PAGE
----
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An Insider's View of Kobe Bryant or LeBron James Heading to Europe

Alexander Chernykh writes for the Russian sports site sports.ru. He has been traveling with Team USA and is now in Beijing.

He got in touch the other day, with an interesting note. Kobe Bryant, Chernykh points out, made a comment about his income from Nike, which might have been a little bit touchy to Team USA's big sponsor.

When Chernykh asked Bryant if he'd consider playing in Russia, there was a lot of laughing, and some jokes, and at some point Bryant responded: "You cut the check, and I'll bring my Nike checks."

Bryant wasn't talking to U.S. journalists at the time, and no one made much of a fuss about it. (Chernykh wrote about it in Russian.) But in the official transcript of that exchange, it reads "You cut the check, and I'll bring my Nikes." The video of this exchange, meanwhile, is one of the few media sessions of this trip that is currently not available online.

In any case, as I was in touch with Chernykh, I thought I might pick his brain about the state of Russian basketball, and the likelihood that a major American star could end up there any time soon.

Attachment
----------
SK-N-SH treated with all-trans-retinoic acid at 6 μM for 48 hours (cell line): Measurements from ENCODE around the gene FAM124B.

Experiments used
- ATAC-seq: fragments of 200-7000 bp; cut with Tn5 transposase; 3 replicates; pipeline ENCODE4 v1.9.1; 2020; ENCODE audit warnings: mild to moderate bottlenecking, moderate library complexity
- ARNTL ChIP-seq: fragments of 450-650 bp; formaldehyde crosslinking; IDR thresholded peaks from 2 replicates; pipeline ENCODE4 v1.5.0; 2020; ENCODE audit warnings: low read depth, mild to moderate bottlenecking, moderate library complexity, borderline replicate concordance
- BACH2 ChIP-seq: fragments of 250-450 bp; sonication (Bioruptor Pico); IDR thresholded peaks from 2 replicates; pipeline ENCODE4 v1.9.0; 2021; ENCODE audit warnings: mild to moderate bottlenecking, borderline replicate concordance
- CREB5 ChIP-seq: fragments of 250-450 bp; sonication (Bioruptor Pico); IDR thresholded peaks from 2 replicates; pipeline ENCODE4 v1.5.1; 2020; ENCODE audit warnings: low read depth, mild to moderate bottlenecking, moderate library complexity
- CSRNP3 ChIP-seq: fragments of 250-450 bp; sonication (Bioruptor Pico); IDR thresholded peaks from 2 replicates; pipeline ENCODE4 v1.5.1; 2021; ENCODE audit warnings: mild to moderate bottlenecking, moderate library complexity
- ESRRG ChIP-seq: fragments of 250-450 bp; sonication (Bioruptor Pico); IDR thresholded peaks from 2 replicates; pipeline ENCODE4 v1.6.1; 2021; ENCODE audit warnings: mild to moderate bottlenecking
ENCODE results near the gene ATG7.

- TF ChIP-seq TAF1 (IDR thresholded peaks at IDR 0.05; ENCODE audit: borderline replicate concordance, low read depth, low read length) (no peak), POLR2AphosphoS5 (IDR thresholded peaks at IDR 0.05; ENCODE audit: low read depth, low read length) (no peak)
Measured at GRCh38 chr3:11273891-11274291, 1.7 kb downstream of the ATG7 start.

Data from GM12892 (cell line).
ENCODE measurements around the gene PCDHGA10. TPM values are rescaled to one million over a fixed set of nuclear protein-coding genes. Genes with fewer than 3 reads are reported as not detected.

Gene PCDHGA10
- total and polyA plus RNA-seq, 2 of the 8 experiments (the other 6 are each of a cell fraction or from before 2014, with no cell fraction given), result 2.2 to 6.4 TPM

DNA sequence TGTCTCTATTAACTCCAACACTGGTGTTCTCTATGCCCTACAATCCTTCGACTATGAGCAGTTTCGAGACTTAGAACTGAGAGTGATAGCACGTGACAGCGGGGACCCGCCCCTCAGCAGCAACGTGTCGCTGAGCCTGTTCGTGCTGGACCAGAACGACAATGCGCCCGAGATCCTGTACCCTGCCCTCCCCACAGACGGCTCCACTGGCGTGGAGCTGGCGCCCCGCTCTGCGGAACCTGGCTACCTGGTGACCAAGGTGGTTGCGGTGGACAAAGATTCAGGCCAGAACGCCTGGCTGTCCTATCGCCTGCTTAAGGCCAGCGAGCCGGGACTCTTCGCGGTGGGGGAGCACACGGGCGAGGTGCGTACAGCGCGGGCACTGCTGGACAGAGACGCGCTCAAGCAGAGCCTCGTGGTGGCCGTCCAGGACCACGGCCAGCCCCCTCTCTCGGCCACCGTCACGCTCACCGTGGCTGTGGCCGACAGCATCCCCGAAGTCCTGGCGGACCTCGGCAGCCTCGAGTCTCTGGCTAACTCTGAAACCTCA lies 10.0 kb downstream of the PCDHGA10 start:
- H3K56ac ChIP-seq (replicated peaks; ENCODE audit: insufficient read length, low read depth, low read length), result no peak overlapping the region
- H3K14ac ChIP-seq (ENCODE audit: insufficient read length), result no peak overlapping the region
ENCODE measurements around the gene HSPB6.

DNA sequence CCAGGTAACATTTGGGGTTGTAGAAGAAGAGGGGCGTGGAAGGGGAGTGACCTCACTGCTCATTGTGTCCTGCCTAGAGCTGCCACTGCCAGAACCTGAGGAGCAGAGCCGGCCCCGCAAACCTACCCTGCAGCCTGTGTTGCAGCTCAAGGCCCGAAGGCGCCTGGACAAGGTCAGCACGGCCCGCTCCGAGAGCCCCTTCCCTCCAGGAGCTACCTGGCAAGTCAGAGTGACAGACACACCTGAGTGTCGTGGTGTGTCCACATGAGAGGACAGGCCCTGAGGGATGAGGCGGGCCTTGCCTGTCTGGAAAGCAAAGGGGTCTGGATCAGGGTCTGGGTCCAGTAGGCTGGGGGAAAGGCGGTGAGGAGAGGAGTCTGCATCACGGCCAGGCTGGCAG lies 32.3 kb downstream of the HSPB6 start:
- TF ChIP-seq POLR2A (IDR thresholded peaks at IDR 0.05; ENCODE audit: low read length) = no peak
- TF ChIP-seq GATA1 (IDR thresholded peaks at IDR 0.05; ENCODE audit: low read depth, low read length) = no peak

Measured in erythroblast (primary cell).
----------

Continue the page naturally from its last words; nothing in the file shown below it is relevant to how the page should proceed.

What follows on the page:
He starts by pointing me to comments from the CEO of CSKA, Andrei Vatutin, in the Sport-Express, saying that LeBron James is not in the cards, at this point.

Of course, our club didn't make any offers to James. You know in Europe it's not common to plan player moves two years in advance. Also, in 2010 we will still have [Terence] Morris and [Trajan] Langdon under contract, so we wouldn't be able to apply James for participation in the Russian championship, because that would make him a third American on our roster. Unless James is granted a passport of Azerbaijan ...

There's a rule in Russian league that a team can only have two non-European players.

I'm not sure what to make of this denial, however. You're telling me a team would turn down LeBron James to keep Terence Morris?

So, let us consider that it is still in the realm of possibility that LeBron James could, when he's a free agent, get a big offer from CSKA or another team in Europe. My question for Chernykh is, whom might that be? I had heard that CSKA, Dynamo, and Khimki were the three Russian teams with big money. He was nice enough to explain the lay of the land a bit in an e-mail.

You're right, only CSKA, Dynamo and Khimki are the teams with huge money in Europe, along with Olympiakos and Panathinaikos from Greece. So if we are talking about LeBron or Kobe or any other superstar, it all comes down to these five teams. (BC Triumph -- formerly Dynamo Moscow Region surprised everybody by signing Krstic to a three million Euro per year deal, but it's their only big buy so far and nobody knows what will happen next.)

I think it is possible that one of these teams will find the money for an NBA superstar, yet 50 million is still outlandish. We're not talking about going, roughly, from $25 million team payroll to $32 million as was the case with Childress, but going from $25 million to $75 million.